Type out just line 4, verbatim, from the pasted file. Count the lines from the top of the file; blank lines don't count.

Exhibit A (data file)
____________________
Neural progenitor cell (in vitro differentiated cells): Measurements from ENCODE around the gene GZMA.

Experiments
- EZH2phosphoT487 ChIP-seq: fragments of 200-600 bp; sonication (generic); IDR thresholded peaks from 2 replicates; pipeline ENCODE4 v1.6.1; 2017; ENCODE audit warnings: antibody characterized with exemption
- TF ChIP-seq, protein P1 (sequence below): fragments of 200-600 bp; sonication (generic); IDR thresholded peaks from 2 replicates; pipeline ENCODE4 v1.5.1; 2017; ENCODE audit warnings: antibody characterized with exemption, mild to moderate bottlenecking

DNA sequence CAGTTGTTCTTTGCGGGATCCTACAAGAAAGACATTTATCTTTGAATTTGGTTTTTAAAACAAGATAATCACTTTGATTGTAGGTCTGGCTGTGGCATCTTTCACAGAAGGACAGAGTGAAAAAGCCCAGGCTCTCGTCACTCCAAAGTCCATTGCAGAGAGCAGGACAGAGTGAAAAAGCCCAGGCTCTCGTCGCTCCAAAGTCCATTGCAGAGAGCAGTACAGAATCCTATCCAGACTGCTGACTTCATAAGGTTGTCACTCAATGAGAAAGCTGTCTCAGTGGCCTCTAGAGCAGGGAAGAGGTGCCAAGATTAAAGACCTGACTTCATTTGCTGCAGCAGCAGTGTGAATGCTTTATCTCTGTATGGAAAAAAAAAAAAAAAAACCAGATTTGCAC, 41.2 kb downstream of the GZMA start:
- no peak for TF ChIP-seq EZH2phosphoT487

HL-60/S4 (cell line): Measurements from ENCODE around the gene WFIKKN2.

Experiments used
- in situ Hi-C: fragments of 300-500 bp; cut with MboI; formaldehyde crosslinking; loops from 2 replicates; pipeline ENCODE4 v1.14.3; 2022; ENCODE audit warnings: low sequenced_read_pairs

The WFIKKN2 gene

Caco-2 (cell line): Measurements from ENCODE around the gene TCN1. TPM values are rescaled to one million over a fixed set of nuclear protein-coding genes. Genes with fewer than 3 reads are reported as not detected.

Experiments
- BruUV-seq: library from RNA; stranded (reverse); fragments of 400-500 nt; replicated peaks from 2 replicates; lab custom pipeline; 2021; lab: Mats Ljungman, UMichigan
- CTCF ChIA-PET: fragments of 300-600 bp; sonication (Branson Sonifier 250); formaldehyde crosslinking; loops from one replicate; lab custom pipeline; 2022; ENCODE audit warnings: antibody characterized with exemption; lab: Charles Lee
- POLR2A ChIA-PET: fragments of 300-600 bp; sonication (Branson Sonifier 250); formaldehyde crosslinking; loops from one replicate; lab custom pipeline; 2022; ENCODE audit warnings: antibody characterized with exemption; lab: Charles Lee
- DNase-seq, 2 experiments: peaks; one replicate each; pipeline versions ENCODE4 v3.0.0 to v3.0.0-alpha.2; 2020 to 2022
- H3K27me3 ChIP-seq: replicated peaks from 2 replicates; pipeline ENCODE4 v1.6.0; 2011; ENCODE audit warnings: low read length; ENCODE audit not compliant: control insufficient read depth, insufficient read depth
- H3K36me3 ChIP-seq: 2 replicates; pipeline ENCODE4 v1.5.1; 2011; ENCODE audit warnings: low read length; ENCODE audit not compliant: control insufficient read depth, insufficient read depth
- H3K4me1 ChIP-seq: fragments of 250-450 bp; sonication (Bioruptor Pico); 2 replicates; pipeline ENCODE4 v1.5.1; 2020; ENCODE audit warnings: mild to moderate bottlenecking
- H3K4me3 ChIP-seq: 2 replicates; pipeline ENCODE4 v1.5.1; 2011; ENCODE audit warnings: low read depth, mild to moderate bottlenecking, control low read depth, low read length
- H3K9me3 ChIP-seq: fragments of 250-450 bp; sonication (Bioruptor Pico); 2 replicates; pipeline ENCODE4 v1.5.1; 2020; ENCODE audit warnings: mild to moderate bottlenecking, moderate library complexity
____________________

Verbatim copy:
- TF ChIP-seq, protein P1 (sequence below): fragments of 200-600 bp; sonication (generic); IDR thresholded peaks from 2 replicates; pipeline ENCODE4 v1.5.1; 2017; ENCODE audit warnings: antibody characterized with exemption, mild to moderate bottlenecking